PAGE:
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PRESS RELEASE


Tsipras Invites Cyprus To Join in Struggle

Feb. 3, 2015 (EIRNS)—Speaking before the House of Representatives of Cyprus, Greek Prime Minister Alexis Tsipras called on Cyprus to join its struggle against the bailout-austerity policy.

"In this effort for social justice, to bring back an agenda of growth and employment in Europe, in the effort for the rights of our people, we want you by our side," he told Parliament, according to the Cyprus Mail. "We want you on our side ... in the important effort we are starting to tackle the humanitarian crisis in Greece," he said, continuing that Greece and Cyprus were not just two small countries in the EU and the Eurozone, because without them, Europe would lose two pillars of security and stability in the highly explosive eastern Mediterranean.

"The end that today, more than ever, must be stable and secure. Those who do not understand this and only make financial calculations will be disproved very soon. Because economists are good, but if we only listen to them, we risk leading Europe to a great catastrophe."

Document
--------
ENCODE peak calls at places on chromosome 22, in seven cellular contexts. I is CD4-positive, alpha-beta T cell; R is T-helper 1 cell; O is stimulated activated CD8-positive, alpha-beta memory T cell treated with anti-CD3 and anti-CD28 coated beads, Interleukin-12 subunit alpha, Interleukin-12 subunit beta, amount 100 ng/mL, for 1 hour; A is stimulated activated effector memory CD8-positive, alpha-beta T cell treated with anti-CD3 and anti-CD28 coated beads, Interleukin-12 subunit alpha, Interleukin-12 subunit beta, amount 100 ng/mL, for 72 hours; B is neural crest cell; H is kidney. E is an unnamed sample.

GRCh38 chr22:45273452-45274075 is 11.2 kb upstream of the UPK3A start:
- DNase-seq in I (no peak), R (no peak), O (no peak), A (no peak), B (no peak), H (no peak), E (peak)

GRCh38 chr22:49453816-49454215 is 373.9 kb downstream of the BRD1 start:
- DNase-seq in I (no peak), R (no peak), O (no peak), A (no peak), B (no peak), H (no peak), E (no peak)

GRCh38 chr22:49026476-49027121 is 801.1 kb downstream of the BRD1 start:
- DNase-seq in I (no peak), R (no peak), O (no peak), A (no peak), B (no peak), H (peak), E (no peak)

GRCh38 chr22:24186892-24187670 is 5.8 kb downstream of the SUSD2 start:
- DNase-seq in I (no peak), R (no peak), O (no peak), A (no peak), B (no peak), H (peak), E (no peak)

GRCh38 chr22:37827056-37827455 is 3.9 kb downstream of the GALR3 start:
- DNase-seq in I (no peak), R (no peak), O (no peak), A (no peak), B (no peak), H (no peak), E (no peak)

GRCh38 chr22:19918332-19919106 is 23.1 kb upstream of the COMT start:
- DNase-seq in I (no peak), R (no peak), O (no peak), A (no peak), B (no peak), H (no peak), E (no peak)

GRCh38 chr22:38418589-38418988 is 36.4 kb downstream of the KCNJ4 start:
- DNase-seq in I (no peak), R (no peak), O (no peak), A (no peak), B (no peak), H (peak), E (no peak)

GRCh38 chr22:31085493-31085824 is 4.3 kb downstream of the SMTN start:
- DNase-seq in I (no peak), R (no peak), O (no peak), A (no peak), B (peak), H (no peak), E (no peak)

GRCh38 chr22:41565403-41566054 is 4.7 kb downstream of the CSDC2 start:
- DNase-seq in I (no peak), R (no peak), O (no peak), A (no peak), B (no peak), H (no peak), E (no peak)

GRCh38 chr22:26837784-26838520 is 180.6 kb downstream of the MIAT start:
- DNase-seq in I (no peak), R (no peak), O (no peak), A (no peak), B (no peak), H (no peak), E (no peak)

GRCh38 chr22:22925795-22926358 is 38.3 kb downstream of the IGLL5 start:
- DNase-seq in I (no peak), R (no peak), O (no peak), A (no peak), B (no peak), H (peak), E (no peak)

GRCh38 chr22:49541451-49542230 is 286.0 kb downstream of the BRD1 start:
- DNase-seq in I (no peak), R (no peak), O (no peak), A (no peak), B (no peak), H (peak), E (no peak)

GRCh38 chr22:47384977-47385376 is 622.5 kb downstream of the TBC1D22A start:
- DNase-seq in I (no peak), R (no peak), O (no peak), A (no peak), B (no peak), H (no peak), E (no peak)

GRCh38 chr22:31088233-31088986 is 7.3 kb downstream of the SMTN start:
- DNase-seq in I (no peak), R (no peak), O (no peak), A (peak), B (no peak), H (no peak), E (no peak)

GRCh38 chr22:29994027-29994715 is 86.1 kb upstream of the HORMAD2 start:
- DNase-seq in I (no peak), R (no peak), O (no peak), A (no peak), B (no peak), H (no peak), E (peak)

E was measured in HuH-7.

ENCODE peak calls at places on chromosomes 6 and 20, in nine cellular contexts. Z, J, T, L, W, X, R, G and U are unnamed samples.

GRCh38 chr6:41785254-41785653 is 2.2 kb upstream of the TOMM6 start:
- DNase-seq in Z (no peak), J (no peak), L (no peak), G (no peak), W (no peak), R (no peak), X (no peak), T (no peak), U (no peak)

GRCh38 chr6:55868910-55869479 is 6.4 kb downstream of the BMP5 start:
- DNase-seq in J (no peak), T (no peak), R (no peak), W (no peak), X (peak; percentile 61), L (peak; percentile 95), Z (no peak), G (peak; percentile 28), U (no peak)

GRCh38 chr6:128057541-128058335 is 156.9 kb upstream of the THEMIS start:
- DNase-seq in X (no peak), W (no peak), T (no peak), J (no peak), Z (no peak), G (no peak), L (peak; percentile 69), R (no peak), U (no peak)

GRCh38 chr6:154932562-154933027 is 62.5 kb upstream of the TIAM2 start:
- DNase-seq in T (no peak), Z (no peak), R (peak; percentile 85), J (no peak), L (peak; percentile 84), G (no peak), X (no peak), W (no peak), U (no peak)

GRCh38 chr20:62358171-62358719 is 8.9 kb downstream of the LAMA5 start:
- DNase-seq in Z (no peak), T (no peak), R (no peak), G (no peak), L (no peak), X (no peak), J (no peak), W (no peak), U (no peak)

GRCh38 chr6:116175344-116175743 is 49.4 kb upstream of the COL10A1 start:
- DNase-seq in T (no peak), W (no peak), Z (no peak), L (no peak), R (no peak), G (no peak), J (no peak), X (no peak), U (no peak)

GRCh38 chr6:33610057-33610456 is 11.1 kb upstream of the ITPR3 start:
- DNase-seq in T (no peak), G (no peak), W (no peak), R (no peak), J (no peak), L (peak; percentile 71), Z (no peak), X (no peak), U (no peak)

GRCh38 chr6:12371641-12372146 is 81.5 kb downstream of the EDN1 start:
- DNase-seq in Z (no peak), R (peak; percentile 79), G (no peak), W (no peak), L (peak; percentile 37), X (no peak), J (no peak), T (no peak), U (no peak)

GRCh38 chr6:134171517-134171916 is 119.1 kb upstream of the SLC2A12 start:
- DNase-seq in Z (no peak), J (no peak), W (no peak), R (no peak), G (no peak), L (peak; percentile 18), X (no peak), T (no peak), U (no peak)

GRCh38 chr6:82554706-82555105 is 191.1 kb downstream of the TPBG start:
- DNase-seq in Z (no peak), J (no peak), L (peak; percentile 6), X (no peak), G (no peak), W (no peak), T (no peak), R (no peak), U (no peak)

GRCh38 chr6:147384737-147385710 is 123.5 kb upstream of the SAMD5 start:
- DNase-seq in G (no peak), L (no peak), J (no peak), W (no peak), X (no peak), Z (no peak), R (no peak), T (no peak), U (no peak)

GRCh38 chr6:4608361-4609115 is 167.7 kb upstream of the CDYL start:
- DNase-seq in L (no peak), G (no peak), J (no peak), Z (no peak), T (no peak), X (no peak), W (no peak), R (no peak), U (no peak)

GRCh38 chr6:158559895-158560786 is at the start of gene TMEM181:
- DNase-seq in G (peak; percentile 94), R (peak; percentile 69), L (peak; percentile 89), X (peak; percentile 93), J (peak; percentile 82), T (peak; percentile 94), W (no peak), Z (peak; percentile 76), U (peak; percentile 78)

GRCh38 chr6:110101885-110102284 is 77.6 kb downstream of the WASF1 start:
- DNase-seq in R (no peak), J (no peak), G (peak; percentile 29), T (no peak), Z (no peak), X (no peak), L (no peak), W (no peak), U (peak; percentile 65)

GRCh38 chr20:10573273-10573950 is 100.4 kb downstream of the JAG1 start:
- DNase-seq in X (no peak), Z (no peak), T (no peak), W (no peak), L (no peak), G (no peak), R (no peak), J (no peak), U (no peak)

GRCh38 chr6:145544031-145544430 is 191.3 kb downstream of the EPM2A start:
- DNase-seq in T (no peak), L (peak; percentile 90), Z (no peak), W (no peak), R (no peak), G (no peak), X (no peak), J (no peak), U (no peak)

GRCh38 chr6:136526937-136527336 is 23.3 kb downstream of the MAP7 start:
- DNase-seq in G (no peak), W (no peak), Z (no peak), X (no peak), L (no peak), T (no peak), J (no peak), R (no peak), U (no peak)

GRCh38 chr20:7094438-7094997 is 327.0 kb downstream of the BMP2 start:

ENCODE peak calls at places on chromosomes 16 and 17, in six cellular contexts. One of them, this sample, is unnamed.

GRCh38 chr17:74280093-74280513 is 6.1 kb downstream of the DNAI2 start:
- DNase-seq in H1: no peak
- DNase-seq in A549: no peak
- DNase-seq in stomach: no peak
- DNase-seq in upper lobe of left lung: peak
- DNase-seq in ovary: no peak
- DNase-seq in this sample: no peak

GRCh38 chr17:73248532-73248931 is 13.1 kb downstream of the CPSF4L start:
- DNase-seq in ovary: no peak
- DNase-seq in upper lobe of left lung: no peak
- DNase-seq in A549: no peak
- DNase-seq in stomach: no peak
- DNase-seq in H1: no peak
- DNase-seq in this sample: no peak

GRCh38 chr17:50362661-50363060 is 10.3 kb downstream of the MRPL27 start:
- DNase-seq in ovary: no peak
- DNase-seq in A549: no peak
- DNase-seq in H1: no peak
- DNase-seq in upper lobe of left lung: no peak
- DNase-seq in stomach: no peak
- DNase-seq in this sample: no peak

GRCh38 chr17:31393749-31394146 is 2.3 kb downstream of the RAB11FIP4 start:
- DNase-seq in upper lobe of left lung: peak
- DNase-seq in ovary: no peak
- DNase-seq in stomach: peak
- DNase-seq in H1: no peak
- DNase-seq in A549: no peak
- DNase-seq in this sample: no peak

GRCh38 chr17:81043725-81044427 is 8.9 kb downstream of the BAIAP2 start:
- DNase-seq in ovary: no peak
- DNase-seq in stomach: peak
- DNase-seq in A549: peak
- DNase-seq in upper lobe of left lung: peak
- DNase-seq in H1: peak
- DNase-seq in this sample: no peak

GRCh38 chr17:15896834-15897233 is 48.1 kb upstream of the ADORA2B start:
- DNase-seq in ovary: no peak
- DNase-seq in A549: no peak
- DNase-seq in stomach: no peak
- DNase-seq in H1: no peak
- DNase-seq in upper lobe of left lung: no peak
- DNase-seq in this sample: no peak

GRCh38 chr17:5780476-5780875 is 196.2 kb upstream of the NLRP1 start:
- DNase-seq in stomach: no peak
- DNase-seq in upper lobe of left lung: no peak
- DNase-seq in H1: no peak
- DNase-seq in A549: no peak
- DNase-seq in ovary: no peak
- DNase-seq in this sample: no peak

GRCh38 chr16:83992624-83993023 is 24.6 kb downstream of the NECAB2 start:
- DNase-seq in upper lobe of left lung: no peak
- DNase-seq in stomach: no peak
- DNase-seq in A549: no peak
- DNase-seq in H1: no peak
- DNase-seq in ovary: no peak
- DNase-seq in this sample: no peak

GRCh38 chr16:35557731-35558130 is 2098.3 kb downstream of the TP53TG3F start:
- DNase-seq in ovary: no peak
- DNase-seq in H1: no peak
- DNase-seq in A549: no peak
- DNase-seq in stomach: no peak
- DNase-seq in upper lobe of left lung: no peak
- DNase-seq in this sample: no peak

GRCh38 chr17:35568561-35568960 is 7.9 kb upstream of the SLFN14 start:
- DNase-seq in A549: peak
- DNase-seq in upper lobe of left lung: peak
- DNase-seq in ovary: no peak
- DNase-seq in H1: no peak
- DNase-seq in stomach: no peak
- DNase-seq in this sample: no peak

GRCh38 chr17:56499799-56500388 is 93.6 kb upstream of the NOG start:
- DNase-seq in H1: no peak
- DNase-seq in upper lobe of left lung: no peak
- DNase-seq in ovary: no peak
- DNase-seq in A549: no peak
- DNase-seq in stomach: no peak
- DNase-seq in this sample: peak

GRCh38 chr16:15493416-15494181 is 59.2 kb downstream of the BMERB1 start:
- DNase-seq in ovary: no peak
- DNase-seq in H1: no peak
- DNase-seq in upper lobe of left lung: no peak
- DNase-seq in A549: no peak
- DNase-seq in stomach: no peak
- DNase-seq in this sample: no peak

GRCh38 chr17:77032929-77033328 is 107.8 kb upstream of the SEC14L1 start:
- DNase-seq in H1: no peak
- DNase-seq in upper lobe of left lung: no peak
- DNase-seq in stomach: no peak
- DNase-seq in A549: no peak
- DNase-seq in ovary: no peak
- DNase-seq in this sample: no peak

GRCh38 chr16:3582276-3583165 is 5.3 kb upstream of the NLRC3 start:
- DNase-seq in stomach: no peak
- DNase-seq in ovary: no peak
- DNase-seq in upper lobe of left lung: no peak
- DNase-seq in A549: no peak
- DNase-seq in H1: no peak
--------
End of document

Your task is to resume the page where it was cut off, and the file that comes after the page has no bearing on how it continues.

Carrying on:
Cypriot President Nicos Anastasiades said Greece and Cyprus will work together with other EU countries that share the same views:

"that emphasis must be put on growth.... We must now see, especially after the strong mandate to the new Greek government, how the group of states that embraces the need to turn to growth will turn theory to action. We are on the same page as regards the need for change to benefit European citizens."

The Cypriot President’s statement will no doubt more than raise eyebrows in Brussels, since Cyprus is still under a bailout regime. The Troika of the European Central Bank, the International Monetary Fund, and the European Commission, is in Cyprus today, reviewing the implementation of the notorious memorandum. They are said to be not pleased with the fact that the Cypriot opposition forced through legislation postponing implementation of the foreclosure law on unpaid mortgages, a prior conditionality for disbursement of the next tranche of the bail-out, which is now suspended.